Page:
Haggadah Hacking (or, What I Learned at Passover This Year)

Our family has gone through many haggadahs over the years at our Passover seders as my grandparents and relatives have tried to modernize (if not also shorten) our Passover experience. This year a reading conspicuously inserted into our haggadahs by my grandmother had relevance not only for the Passover story but also for civic hacking.

The traditional four children of the seder are a rhetorical device by which we remember the purpose of the Passover seder.  The “wicked” child is said to ask, “Why do you do this seder?” The response, we read, is that God freed us from bondage: us, not you. The implication is that with that attitude, God would have left the wicked child behind.

Last night we had four new children on a printout from this page by the American Jewish World Service. If you’re not familiar with Passover, you’ll need to know that the story of Passover is of how God righted the grave injustice of the slavery of the Jews in Egypt, lead the Jews to Israel, and punished the Egyptians with plagues for committing the injustice. Here were the new four children:

The Activist Child: “The Torah tells me, ‘Justice, justice you shall pursue,’ but how can I pursue justice?”

Empower him always to seek pathways to advocate for the vulnerable. As Proverbs teaches, “Speak up for the mute, for
the rights of the unfortunate. Speak up, judge righteously, champion the poor and the needy.”

The Skeptical Child: “How can I solve problems of such enormity?”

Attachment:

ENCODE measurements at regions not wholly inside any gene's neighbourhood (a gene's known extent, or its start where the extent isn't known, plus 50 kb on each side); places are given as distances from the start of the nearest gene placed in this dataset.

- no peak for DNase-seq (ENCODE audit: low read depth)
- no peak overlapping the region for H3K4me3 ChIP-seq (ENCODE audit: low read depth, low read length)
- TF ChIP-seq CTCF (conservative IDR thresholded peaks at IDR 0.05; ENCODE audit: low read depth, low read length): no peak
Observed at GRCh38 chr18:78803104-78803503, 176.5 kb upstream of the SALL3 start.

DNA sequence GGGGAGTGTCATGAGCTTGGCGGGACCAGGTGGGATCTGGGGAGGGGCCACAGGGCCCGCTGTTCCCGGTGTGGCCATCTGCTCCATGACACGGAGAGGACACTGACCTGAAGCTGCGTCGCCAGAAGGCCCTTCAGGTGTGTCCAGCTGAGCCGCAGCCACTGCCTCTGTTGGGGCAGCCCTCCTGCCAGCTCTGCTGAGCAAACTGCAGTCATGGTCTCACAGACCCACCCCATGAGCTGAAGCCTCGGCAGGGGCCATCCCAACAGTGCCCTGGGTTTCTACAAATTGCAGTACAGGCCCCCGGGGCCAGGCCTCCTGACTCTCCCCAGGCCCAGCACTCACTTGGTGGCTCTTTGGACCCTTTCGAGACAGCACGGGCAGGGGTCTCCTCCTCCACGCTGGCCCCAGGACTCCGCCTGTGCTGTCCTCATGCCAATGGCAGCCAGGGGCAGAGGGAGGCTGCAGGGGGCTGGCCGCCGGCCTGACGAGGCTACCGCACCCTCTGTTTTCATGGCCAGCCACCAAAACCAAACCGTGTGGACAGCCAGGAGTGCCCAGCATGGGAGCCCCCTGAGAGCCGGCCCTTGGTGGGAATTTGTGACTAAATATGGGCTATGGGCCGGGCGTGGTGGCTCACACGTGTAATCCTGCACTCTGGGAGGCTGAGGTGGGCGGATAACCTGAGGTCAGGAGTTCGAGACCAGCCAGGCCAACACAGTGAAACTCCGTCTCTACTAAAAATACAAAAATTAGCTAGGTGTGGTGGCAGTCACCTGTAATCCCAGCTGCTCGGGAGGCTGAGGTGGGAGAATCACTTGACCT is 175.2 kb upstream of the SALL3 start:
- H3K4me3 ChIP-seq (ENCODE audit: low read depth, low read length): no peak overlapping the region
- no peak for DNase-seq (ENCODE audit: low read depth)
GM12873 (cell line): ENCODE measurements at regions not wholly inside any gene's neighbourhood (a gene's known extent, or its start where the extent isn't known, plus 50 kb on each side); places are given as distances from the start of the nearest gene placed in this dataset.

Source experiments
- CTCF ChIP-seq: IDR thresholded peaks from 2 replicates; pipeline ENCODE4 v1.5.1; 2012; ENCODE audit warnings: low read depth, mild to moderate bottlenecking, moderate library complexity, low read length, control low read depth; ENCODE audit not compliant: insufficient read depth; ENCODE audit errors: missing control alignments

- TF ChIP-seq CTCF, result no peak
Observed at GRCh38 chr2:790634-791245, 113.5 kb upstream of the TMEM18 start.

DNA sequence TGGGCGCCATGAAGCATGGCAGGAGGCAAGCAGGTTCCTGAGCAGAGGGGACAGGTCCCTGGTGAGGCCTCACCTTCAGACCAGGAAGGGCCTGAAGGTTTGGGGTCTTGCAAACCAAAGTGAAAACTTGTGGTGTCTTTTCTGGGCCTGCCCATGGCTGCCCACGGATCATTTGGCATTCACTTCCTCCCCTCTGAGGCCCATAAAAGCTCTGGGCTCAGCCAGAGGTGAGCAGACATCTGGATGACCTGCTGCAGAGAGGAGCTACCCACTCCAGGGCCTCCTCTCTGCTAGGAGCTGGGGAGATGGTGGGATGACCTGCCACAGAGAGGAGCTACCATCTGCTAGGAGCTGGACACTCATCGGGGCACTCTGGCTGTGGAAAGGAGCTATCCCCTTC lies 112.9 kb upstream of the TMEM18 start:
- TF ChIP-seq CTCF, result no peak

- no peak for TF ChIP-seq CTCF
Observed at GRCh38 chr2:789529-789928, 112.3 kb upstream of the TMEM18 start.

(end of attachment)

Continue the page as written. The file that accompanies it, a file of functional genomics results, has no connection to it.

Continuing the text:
Encourage her by explaining that she need not solve the problems, she must only do what she is capable of doing. As we read in Pirke Avot, “It is not your responsibility to complete the work, but neither are you free to desist from it.”

The Indifferent Child: “It’s not my responsibility.”

Persuade him that responsibility cannot be shirked. As Abraham Joshua Heschel writes, “The opposite of good is not
evil, the opposite of good is indifference. In a free society where terrible wrongs exist, some are guilty, but all are responsible.”

For the Uninformed Child who does not know how to ask a question:

Prompt her to see herself as an inheritor of our people’s legacy. As it says in Deuteronomy, “You must befriend the stranger, for you were strangers in the land of Egypt.”

These are the questions I hear often about the usefulness of hackathons and the purpose of meetups like Code for DC, and this provides some useful answers. I will be thinking about how to incorporate these thoughts into my own civic hacking.

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